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Monday, April 8th, 2024 | by James Ackerman

Navigating Your First Dental Practice Purchase: Red Flags to Watch For

As a young dentist on the cusp of buying your first dental practice, the excitement is palpable. However, it’s crucial to approach this significant step with a discerning eye, armed with the right questions to ask when buying a dental practice.

There are several red flags to look out for when buying a dental practice that, if overlooked, can turn your dream purchase into a financial quagmire.

This article highlights key areas to scrutinize during your due diligence process, which is one of the critical steps to buying a dental practice.

Assessing Cash Flow

Understanding the cash flow of a potential practice is non-negotiable. Adjust for non-cash expenses like depreciation and normalize owner-specific expenses to see the true financial picture.

Use a spreadsheet to track these adjustments as percentages of gross income, providing a transparent view of the practice’s profitability.

Evaluating Compensation Structures

Examine the compensation of current owners and staff. Adjustments here can reveal the actual cash flow available post-purchase.

Be wary of inflated wages, especially for family members, and ensure that staff costs align with industry standards of 20-28% of gross income. The good news is the practice has long-term staff; the bad news is long-term staff (high wages).

Dental Practice Transitions

Look out for signs of impending retirements, overpaid positions, or benefits that might be unsustainable for you to maintain. Hygienists should be efficient producers, ideally generating three times their salary.

Keep Costs in Line by Understanding Occupancy Expenses

Occupancy/Rent costs can make or break a practice’s financial health. They should ideally hover around 5% of gross income.

Rural practices can have significantly lower occupancy costs. Adjust the rent to fair market value if the seller owns the property.

Be leery of a “Taj Mahal” office; you can do just as much dentistry out of a $500,000 building as you can out of a $2,500,000. The problem is that the practice’s cash flow may not cover the mortgage/rent.

Insurance and Legal Fees: Necessary Protections or Financial Drains?

Insurance is essential, but only to a point. Optional dental practice insurances that don’t directly benefit the practice’s operations should be reconsidered. These include disability, office overhead insurance, and life insurance.

Legal and professional fees should also be reasonable—excessive costs here could indicate more profound issues.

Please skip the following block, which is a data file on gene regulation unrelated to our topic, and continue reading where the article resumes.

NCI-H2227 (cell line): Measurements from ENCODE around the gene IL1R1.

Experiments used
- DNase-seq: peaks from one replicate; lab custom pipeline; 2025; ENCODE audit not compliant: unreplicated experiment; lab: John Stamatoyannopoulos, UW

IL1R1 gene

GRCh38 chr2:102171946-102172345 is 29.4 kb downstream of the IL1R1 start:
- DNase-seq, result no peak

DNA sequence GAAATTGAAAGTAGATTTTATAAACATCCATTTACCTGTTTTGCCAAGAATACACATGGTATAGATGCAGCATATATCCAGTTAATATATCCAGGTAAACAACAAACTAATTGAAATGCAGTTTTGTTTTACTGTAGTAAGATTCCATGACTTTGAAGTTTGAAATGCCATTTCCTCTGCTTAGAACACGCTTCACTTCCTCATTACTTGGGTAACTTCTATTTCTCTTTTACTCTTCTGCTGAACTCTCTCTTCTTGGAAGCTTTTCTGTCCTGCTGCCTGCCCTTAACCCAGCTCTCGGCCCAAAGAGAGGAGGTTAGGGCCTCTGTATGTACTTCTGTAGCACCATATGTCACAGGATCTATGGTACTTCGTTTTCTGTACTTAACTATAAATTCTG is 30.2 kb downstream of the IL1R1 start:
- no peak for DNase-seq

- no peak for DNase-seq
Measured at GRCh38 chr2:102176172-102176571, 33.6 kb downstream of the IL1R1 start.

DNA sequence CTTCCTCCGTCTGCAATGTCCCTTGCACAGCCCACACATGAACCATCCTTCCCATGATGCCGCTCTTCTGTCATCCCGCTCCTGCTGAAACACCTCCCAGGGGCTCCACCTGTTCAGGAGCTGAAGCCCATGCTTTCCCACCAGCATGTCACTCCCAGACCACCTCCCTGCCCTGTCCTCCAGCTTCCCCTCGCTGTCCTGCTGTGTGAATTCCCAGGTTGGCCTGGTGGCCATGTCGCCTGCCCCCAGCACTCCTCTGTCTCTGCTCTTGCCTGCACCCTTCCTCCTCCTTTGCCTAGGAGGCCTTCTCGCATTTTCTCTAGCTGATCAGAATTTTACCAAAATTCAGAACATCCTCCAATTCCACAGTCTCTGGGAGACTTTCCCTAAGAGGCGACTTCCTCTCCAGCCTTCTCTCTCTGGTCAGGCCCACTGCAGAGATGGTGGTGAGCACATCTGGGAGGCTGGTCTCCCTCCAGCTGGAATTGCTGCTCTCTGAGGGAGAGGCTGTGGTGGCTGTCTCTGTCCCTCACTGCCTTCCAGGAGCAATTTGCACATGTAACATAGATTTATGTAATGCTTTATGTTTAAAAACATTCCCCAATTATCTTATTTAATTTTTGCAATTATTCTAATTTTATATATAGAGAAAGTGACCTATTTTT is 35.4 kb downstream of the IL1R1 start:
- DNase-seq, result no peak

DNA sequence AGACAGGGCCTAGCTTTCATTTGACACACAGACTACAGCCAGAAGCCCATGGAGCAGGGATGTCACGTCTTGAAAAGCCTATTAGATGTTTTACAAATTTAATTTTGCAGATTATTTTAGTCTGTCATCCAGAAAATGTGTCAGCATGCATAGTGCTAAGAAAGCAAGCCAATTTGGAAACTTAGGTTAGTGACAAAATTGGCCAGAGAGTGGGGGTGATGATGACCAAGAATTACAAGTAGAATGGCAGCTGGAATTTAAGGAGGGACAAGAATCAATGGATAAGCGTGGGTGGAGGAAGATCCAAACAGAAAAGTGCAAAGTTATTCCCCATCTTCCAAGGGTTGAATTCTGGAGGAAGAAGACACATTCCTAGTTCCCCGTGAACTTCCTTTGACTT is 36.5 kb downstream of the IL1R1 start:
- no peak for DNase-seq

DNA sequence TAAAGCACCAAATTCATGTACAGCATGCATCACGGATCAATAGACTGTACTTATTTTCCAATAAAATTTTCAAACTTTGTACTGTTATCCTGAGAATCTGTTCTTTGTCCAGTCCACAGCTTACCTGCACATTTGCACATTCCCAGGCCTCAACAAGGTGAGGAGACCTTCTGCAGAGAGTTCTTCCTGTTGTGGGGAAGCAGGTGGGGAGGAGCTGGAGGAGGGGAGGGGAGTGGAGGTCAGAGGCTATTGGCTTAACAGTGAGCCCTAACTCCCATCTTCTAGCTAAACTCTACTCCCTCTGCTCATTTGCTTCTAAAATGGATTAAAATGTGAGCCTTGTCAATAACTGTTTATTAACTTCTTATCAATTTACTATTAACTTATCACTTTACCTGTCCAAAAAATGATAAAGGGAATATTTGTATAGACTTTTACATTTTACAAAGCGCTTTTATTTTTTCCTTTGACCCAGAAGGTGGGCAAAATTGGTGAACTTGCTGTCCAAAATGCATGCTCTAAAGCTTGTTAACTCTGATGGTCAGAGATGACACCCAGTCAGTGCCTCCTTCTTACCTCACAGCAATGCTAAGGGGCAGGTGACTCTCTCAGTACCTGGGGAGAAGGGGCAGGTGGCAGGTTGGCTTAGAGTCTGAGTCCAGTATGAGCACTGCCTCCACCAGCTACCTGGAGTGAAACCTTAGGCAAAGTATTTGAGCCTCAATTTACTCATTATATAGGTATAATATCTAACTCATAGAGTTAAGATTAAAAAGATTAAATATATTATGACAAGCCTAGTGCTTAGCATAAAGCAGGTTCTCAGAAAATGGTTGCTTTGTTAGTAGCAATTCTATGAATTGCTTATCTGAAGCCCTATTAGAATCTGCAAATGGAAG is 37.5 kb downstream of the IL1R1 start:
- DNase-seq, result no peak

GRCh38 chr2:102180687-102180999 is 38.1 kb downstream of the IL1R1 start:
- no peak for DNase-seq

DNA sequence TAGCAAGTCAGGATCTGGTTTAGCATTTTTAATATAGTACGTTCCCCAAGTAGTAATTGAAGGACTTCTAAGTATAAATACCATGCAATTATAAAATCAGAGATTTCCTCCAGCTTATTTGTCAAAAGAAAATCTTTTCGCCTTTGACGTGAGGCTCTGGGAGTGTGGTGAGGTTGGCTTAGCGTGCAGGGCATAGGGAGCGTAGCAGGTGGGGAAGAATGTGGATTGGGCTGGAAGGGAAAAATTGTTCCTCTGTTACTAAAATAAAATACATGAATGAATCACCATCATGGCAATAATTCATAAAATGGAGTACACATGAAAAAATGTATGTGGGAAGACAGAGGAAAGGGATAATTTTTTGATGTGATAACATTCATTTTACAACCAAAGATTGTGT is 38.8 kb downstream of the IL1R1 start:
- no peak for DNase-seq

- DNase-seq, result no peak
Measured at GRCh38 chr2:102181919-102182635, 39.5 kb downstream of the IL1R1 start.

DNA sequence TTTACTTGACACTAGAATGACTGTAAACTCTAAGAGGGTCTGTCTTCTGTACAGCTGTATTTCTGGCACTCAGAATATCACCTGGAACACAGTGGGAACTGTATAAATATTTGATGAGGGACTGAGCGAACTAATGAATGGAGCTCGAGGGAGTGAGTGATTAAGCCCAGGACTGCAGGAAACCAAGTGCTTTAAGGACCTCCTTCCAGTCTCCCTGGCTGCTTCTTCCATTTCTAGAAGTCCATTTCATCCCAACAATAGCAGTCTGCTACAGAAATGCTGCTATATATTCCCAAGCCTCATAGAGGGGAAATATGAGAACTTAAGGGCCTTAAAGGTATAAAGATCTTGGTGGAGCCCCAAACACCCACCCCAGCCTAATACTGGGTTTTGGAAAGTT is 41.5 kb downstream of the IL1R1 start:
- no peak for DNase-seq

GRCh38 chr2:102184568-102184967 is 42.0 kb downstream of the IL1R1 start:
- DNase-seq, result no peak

Evaluate the ROI on the Practice’s Equipment and Technology

Equipment needs will vary, and upgrades can be costly. Right-handed vs. left-handed setups, digital X-ray systems, and other technological advancements should be evaluated for their return on investment.

Understanding Insurance Contracts During the Due Diligence Process in Dental Practice Purchases

Insurance contracts, such as HMOs and PPOs, can have long-term impacts on practice operations. Understand the terms thoroughly before committing, as they can be challenging to alter later.

Review the Procedure Mix and Maintain a Balanced Portfolio

Review the practice’s procedure mix and production reports. Be cautious of ongoing treatments like orthodontics, which you may need to complete, and consider how much revenue comes from specialized procedures you may not be able to or do not wish to provide.

Tread Carefully in Partnerships and Buy-Ins

Partnerships and buy-ins can be complex. Ensure you’re comfortable with all aspects of the arrangement, including the potential need to find a new partner when the seller leaves.

Dental Practice Transitions

Often, the original partners were around the same age and stage of life. However, a junior partner may have significantly different views on technology purchases and financial decisions for the practice.

Smart Steps to a Successful Dental Practice Acquisition

Buying a dental practice is a monumental decision that requires careful consideration and the right tips for buying a dental practice. By being aware of these red flags and conducting a thorough evaluation, including all the things to consider when buying a dental practice, you can make an informed decision that sets the foundation for a thriving dental career.

About the Author

James Ackerman

James R. Ackerman is a graduate of St. Louis University in St. Louis, Missouri with a B.S.B.A. in Accounting. He began his career in public accounting at Arthur Andersen. After leaving to pursue his lifelong passion as an airline pilot, Mr. Ackerman returned home to St. Louis to join ADS Midwest. He has been with ADS Midwest for over 9 years and has completed over 50 transitions. He is a licensed real estate broker salesman in both Missouri and Illinois. Mr. Ackerman helped organize the Practice Transition lecture at the University of Iowa School of Dentistry for alumni and students. Mr. Ackerman and Mr. Jaffe lecture to dental audiences, residency classes, dental district meetings, continuing education courses and other dental society functions throughout the Midwest and the United States.